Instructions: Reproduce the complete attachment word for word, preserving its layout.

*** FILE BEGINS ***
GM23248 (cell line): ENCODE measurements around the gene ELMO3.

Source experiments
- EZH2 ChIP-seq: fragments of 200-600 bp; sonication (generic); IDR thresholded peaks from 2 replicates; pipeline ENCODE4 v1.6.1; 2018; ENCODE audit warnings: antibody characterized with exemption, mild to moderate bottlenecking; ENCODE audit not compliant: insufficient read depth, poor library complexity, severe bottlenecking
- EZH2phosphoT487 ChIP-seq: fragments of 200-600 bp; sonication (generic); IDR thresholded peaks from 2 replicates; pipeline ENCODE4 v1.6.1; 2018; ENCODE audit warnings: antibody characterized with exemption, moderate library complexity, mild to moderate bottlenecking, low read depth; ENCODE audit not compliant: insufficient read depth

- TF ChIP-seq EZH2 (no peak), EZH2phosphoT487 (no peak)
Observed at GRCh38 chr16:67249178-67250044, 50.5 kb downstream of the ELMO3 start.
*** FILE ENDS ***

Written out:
GM23248 (cell line): ENCODE measurements around the gene ELMO3.

Source experiments
- EZH2 ChIP-seq: fragments of 200-600 bp; sonication (generic); IDR thresholded peaks from 2 replicates; pipeline ENCODE4 v1.6.1; 2018; ENCODE audit warnings: antibody characterized with exemption, mild to moderate bottlenecking; ENCODE audit not compliant: insufficient read depth, poor library complexity, severe bottlenecking
- EZH2phosphoT487 ChIP-seq: fragments of 200-600 bp; sonication (generic); IDR thresholded peaks from 2 replicates; pipeline ENCODE4 v1.6.1; 2018; ENCODE audit warnings: antibody characterized with exemption, moderate library complexity, mild to moderate bottlenecking, low read depth; ENCODE audit not compliant: insufficient read depth

- TF ChIP-seq EZH2 (no peak), EZH2phosphoT487 (no peak)
Observed at GRCh38 chr16:67249178-67250044, 50.5 kb downstream of the ELMO3 start.